Stump, Eleonore. Atonement. Oxford: Oxford University Press, 2019, pp. 560, $80.00, hardback.
Eleonore Stump is the Robert J. Henle Professor of Philosophy at Saint Louis University and an Honorary Professor at the Logos Institute for Analytic and Exegetical Theology. Stump has authored or edited a number of works on Medieval philosophy and theology. Her Gifford Lectures, titled, “Wandering in Darkness: Narrative and the Problem of Suffering” was published by Oxford University Press.
In Atonement, Stump sets out to put forth a new account of the doctrine of atonement. To get to her account of atonement, Stump wanders through the darkness (or light?) of a number of theories of atonement, psychological literature on shame and guilt, medieval accounts of the will, and contemporary neuroscience. Eventually she dubs her account, “the Marian interpretation” of atonement, after any of the number of Marys in the Bible (p. 378). What exactly is this “Marian account” of atonement?
First, I should mention that her understanding of “atonement” avoids “narrow” understandings of atonement that equate atonement with removing guilt by means of Christ’s crucifixion and death. Instead, Stump opts for a broader understanding of atonement, one that takes seriously the etymology of the word—”at-one-ment”—and uses the term to refer to the life, passion, and death of Christ which brings about the at-one-ment of God and humans. On Stump’s interpretation of atonement, Christ’s work solves three problems: 1) the human disposition to wrongdoing, 2) guilt’s impairments on the psyche of the wrongdoer and out in the world, and 3) shame (p. 19). These three problems, constitute a barrier to union with God. A person who does not have a disposition to love God, who feels shame before God, and feels guilt will not be able to be in a relationship of union with another person. Christ, whose human nature allows him to open up his psyche to other humans, opens himself up to receive the psyches of all human beings; when he does so, he bears human sin on the cross (p. 342). This action, which is undertaken by Christ, fulfills two aspects necessary for at-one-ment: the removal of shame and guilt. Yet, the removal of guilt and shame is not enough for at-one-ment; if union with God is to be complete, a person must also willingly open themselves up to God. According to Stump, God cannot unilaterally bring it about for a person to desire union with God. Stump’s solution to this problem is to claim that Christ’s death on the cross has such a rattling effect upon the human psyche that any fear of God’s love that would prevent a desire to be united to God simply falls away upon seeing the powerlessness and vulnerability of Christ suffering upon the cross. With shame and guilt removed and a new disposition for desiring union with God, human persons can experience the union with God that God always has desired for them.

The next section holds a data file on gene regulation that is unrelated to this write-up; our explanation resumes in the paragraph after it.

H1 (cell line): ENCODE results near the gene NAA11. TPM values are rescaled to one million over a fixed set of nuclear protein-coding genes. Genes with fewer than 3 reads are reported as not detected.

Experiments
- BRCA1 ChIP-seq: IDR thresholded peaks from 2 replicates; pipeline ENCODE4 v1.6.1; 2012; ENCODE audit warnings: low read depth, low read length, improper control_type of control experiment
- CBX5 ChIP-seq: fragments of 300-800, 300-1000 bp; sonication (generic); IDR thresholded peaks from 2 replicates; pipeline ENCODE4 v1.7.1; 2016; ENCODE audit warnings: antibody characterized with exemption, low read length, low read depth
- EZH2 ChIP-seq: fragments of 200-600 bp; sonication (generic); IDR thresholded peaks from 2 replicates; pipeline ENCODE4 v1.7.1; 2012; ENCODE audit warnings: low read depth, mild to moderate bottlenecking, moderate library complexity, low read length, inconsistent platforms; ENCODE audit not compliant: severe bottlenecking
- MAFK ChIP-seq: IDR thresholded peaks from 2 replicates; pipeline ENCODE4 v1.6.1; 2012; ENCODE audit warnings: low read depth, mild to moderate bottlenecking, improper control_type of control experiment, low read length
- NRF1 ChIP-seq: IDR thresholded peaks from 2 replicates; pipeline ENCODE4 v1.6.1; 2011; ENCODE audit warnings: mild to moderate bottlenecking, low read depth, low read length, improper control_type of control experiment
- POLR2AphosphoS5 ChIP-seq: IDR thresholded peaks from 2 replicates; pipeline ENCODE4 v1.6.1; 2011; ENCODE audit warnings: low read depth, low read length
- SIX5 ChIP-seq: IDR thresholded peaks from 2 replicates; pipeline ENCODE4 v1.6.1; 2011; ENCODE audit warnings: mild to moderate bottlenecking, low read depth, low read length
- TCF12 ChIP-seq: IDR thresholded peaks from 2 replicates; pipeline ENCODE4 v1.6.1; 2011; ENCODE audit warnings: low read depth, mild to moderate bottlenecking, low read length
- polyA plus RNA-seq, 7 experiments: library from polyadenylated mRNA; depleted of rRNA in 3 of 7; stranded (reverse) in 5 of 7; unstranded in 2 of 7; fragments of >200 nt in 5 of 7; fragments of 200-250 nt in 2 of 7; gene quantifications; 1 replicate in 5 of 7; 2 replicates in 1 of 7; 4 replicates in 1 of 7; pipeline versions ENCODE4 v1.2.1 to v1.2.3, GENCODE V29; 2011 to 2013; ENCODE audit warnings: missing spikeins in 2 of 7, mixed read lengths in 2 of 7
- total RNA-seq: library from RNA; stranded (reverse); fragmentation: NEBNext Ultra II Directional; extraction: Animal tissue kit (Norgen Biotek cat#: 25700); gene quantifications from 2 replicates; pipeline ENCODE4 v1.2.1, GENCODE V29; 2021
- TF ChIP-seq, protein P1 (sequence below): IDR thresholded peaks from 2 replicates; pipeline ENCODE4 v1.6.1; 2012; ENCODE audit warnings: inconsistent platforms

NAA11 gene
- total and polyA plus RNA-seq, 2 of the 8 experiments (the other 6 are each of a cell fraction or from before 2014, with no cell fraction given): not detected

Stump ought to be commended for her contribution to the literature on atonement. Her emphasis on shame as an integral malady with which the atonement deals is pastorally significant. As any person involved in ministerial work knows that people do not deal only with guilt; rather, they suffer also from shame brought about by their sin. While I am not under the impression that the doctrine of atonement must deal with all of our problems, it seems fitting that Christ’s shameful death on the cross would deal with the problem of shame. How does Christ’s shameful death on the cross deal with the problem of personal shame? Knowing that “the most powerful and most good being possible” desires union with you and is willing to go to such extreme lengths to become united with you has the power to trump any sense of personal shame. As Stump states: “All shame is defeated and falls away” (p. 362).